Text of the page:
Dyson tells libel trial Daily Mirror article was a distressing ‘personal attack’
An article that featured Sir James Dyson in a “rogues’ gallery” and stated that he had “championed Vote Leave … before moving his global head office to Singapore” was “damaging and distressing” to the inventor and entrepreneur, the high court has heard.
In a written statement to the court, Dyson described a Daily Mirror article published last year as a “personal attack on all that I have done and achieved in my lifetime” and was “highly distressing and hurtful”.
Dyson, who attended the Royal Courts of Justice in London for the first day of the trial on Tuesday, is suing the publisher of the Daily Mirror, Mirror Group Newspapers (MGN), for libel over the article published in January 2022. The publisher maintains the article was “honest opinion”.
In the article, the journalist Brian Reade wrote that it must be confusing to be a young person who “wants to do the right thing”, before discussing the actions of a series of individuals including the former prime minister Boris Johnson, Prince Andrew and Dyson.
Reade, who writes a weekly column for the Mirror, referred to Dyson as “the vacuum-cleaner tycoon who championed Vote Leave due to the economic opportunities it would bring to British industry before moving his global head office to Singapore”.
He continued: “Kids, talk the talk but then screw your country and if anyone complains, tell them to suck it up.”
In England and Wales, the subjects of unwanted stories can sue for libel if they believe their reputation has been damaged. Defences against such action include showing that the story is “substantially true” on the balance of probabilities, is in the public interest or an honestly held opinion backed up by facts.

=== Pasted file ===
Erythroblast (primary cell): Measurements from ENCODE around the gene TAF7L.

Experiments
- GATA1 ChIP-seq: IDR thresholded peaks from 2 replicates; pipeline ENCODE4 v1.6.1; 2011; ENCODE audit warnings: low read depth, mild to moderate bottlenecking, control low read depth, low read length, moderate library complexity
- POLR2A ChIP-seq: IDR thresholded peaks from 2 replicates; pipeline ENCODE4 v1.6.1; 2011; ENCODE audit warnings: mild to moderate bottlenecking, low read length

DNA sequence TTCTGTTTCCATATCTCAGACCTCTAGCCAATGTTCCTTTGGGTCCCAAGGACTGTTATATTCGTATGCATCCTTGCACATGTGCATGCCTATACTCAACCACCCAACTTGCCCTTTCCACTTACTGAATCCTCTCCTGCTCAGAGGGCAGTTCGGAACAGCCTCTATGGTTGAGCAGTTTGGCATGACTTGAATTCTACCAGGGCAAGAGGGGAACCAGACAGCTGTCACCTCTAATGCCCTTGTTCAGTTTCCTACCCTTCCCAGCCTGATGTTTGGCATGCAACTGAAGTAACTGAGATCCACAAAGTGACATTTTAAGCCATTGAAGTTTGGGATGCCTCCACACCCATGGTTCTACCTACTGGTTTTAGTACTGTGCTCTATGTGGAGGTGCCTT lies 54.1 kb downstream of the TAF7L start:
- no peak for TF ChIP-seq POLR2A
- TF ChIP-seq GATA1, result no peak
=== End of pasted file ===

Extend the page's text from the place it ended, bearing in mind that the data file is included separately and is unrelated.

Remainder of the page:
Justin Rushbrooke KC, for Dyson, told the court the article was without basis, had inflicted “significant material damage”, and the reference to having “screwed the country” could be interpreted as to mean that Dyson had done “something harmful”.
But, Adrienne Page KC, for MGN, which is now called Reach, said in written submissions: “Opinions do not need to be justifiable as the claimant puts it, they need to be capable of being held by a person who is honest.”
She added: “It was a genuinely and indeed widely held view that the decisions relied on represented a betrayal of this country made particularly acute by the claimant’s prior and influential support for a political position which, in the eyes of many, has caused this country severe economic harm.”
Dyson wrote that a decision to move his company’s headquarters to Singapore “had nothing to do with Brexit” but “simply reflected the long-term commercial reality”. He added that he had donated £80m for educational purposes.
In a written witness statement, the 76-year-old said he had made “huge investments” in the UK and prioritised “setting a good moral example to young people”.
He continued: “So to be accused by the defendant in the articles of being a hypocrite who had screwed the country and who set a poor moral example to young people is not only wrong but incredibly harmful to my reputation.”
Dyson argues that the article’s headline referred to “cheats” prospering and included “a rogues’ gallery of notorious persons”. He added: “I found these attacks particularly damaging and distressing.”
The trial before Mr Justice Jay is to finish on Friday with a decision expected at a later date.